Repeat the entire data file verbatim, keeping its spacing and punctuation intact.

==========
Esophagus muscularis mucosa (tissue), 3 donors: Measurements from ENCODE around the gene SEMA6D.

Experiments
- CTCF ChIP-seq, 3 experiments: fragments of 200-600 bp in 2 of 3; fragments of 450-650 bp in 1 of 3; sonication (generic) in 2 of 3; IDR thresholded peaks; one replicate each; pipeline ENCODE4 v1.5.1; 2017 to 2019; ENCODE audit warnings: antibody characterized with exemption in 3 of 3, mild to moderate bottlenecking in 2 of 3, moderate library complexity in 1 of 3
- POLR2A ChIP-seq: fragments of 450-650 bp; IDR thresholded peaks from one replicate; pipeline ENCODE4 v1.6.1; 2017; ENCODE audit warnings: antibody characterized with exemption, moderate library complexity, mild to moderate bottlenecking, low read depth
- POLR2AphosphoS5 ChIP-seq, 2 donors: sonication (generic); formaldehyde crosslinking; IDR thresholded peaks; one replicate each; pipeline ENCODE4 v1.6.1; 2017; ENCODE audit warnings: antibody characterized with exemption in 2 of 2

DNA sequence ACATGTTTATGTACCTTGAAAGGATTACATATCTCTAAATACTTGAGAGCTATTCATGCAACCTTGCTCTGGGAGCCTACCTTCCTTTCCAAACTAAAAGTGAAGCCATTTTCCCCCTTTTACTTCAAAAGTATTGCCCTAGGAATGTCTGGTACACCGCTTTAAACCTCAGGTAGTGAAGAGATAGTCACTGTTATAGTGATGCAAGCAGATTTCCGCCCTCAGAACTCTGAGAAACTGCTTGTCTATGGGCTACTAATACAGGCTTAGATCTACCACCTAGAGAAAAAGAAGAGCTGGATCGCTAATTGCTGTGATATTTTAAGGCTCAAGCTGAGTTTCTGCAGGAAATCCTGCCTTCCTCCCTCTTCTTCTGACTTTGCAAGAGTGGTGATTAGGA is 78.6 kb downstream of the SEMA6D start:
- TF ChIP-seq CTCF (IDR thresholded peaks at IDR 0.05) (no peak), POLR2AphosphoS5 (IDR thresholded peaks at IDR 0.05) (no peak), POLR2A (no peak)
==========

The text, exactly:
Esophagus muscularis mucosa (tissue), 3 donors: Measurements from ENCODE around the gene SEMA6D.

Experiments
- CTCF ChIP-seq, 3 experiments: fragments of 200-600 bp in 2 of 3; fragments of 450-650 bp in 1 of 3; sonication (generic) in 2 of 3; IDR thresholded peaks; one replicate each; pipeline ENCODE4 v1.5.1; 2017 to 2019; ENCODE audit warnings: antibody characterized with exemption in 3 of 3, mild to moderate bottlenecking in 2 of 3, moderate library complexity in 1 of 3
- POLR2A ChIP-seq: fragments of 450-650 bp; IDR thresholded peaks from one replicate; pipeline ENCODE4 v1.6.1; 2017; ENCODE audit warnings: antibody characterized with exemption, moderate library complexity, mild to moderate bottlenecking, low read depth
- POLR2AphosphoS5 ChIP-seq, 2 donors: sonication (generic); formaldehyde crosslinking; IDR thresholded peaks; one replicate each; pipeline ENCODE4 v1.6.1; 2017; ENCODE audit warnings: antibody characterized with exemption in 2 of 2

DNA sequence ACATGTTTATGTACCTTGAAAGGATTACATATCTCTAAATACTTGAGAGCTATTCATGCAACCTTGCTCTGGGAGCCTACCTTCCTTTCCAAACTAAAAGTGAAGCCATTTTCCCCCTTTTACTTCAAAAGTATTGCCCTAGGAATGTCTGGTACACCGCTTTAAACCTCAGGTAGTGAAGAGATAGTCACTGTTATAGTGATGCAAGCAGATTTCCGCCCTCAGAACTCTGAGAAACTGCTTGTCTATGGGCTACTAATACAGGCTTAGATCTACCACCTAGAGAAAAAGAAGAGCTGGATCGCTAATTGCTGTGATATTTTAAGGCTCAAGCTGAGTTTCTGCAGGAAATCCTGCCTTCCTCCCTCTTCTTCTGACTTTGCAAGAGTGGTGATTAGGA is 78.6 kb downstream of the SEMA6D start:
- TF ChIP-seq CTCF (IDR thresholded peaks at IDR 0.05) (no peak), POLR2AphosphoS5 (IDR thresholded peaks at IDR 0.05) (no peak), POLR2A (no peak)